Attention Rye gardeners.
If you want some mulch for your garden from the tons and tons of leaves that fall in Rye each season, you'll have to drive 60 miles to Goshen, NY or another choice location on the Eastern seaboard to get some. We wondered what happened to Rye's free mulch pile at Disbrow Park last spring when Rye public works told us the organic material was no longer available.
Now we know thanks to a report by Abby Gruen in the Sunday New York Times.
Gruen reports Westchester sends 85,000 tons of leaves out of the county by truck each fall. She pulled out Rye to illustrate her story:
"During the fall, the City of Rye’s six orange garbage trucks pick up thousands of leaf bags a week and dump them in a lot behind Disbrow Park on Oakland Avenue. The leaves are transferred to 100-cubic-yard trailers that are hauled upstate and to Connecticut, New Jersey and New Hampshire by City Carting of Westchester, a private trucker. During a typical December week, Rye sends nine container trucks full of leaves on the road."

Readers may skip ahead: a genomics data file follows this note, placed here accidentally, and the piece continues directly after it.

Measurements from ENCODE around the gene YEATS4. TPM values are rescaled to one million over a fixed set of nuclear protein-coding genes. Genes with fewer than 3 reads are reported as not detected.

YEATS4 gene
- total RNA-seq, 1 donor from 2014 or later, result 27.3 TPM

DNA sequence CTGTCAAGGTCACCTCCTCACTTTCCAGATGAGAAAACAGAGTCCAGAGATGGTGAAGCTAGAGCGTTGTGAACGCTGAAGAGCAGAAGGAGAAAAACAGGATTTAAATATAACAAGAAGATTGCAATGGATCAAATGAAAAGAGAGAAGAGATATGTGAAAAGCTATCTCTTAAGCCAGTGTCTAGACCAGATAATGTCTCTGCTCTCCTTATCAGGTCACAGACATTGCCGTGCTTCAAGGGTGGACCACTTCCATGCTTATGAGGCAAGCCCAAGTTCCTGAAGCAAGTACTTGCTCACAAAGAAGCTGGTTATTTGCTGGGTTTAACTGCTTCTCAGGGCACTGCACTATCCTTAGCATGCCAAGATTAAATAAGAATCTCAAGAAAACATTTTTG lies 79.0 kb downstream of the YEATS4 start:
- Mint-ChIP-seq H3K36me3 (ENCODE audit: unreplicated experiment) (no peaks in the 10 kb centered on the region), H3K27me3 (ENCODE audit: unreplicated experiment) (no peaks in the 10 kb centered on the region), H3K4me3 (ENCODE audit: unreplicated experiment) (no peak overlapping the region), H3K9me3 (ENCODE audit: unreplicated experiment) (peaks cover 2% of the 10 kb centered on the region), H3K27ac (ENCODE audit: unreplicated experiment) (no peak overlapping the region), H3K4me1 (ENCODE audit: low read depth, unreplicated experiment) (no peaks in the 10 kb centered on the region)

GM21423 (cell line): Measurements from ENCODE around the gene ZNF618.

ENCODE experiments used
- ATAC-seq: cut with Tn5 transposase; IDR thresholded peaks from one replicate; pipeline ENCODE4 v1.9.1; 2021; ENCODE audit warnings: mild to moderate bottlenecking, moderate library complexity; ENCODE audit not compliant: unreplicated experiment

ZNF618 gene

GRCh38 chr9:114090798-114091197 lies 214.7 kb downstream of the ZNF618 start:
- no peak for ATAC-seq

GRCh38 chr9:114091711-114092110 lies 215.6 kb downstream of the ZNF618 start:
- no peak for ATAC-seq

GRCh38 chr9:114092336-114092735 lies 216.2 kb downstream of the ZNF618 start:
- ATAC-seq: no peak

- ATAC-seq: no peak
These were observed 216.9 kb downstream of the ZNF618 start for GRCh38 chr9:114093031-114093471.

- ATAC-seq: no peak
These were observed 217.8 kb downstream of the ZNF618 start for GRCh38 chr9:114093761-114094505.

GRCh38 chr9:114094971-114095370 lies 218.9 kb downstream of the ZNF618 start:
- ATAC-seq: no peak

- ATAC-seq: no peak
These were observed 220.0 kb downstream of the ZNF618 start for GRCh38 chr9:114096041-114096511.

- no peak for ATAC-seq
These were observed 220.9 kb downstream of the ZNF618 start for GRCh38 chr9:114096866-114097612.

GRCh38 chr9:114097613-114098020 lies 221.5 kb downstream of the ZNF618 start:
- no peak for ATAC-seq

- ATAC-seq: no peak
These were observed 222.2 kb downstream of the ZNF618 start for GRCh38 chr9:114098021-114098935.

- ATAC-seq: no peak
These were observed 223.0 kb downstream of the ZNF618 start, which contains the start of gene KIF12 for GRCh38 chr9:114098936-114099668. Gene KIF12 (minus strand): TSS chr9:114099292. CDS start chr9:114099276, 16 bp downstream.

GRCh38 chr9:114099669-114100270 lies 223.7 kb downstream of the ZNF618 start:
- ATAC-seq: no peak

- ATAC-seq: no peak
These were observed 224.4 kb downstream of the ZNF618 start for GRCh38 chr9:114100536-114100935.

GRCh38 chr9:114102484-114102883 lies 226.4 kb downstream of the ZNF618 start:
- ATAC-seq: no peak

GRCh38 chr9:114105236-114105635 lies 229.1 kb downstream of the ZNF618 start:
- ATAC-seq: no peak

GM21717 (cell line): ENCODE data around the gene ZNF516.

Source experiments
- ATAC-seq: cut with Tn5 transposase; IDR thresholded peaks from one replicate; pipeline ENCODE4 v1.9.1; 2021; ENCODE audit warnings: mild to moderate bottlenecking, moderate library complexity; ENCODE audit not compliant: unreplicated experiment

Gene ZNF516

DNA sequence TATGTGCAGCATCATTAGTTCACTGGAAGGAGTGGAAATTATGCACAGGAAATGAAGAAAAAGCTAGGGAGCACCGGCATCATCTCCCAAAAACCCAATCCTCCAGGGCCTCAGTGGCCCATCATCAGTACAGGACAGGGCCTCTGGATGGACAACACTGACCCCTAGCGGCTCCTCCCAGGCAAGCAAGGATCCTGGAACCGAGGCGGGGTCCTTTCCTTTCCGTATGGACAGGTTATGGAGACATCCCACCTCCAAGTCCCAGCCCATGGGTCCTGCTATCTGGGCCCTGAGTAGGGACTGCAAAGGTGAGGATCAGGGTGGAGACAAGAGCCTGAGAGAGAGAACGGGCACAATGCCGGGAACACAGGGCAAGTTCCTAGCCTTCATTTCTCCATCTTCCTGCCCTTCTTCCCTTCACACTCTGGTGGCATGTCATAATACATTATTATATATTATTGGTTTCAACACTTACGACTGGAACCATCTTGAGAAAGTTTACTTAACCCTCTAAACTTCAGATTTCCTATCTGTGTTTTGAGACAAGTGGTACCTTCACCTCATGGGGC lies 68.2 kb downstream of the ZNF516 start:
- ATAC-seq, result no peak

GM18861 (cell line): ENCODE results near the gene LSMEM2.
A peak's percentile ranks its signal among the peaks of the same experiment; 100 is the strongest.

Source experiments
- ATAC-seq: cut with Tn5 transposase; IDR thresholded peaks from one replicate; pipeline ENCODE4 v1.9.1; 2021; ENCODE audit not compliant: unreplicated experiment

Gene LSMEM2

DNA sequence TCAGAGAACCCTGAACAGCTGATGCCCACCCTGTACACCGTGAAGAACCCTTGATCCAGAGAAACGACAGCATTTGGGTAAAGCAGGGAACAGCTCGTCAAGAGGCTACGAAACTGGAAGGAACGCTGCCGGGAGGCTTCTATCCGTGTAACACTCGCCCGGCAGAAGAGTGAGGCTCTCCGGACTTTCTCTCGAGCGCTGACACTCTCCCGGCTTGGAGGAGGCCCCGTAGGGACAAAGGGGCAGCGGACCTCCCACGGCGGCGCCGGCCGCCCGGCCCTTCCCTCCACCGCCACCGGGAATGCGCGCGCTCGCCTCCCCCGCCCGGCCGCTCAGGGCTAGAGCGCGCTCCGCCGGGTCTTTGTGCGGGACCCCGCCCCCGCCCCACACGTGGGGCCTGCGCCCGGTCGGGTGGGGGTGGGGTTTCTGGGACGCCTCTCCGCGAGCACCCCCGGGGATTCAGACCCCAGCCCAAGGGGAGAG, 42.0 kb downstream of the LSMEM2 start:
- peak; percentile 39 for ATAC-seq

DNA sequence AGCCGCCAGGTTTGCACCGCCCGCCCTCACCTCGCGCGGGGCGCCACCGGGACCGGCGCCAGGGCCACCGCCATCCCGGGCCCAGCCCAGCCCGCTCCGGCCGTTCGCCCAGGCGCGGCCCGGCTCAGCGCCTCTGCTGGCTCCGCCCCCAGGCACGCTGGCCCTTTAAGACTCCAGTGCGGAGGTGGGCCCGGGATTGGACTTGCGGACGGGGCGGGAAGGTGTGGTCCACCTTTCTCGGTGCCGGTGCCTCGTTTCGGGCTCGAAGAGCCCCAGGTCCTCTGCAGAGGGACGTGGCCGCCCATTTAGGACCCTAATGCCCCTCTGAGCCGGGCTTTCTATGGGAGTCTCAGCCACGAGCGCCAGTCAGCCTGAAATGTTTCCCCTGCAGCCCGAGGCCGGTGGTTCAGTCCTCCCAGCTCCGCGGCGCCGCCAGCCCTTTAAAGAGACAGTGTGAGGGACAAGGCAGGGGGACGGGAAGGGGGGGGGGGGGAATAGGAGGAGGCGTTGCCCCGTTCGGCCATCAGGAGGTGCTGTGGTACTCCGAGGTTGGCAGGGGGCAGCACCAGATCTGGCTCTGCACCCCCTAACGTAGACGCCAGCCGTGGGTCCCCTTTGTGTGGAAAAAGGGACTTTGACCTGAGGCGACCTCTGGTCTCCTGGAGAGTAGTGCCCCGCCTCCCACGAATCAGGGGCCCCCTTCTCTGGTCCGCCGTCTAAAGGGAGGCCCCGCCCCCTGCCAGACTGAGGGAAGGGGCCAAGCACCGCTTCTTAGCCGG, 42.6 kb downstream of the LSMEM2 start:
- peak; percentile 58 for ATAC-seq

On the cost side, Gruen reports it cost $80/ton to burn waste at the county incinerator in Peekskill and only $40/ton to ship leaves off the various rural locations (including Goshen) via truck. Towns only pay $15/ton ($1.27 million/year of the total tab of $3.4 million) with the remainder of the tab being handled by the county (AKA, we buried the real cost so it looks better to the voters. Last we checked, imaginary funding by fairies was cut off).
"“The agreement is very economical for us,” said George J. Mottarella, city engineer for the City of Rye. One of the few municipalities in the county that has residents bag their own leaves, Rye also saves money because bagged leaves are lighter than moisture-laden leaves picked up from the street, Mr. Mottarella said."